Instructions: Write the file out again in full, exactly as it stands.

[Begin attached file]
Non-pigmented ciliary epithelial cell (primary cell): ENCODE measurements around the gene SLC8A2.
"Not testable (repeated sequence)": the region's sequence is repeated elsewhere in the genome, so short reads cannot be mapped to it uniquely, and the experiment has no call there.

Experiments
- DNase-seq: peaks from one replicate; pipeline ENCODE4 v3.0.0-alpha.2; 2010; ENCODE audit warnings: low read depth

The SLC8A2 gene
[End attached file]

Non-pigmented ciliary epithelial cell (primary cell): ENCODE measurements around the gene SLC8A2.
"Not testable (repeated sequence)": the region's sequence is repeated elsewhere in the genome, so short reads cannot be mapped to it uniquely, and the experiment has no call there.

Experiments
- DNase-seq: peaks from one replicate; pipeline ENCODE4 v3.0.0-alpha.2; 2010; ENCODE audit warnings: low read depth

The SLC8A2 gene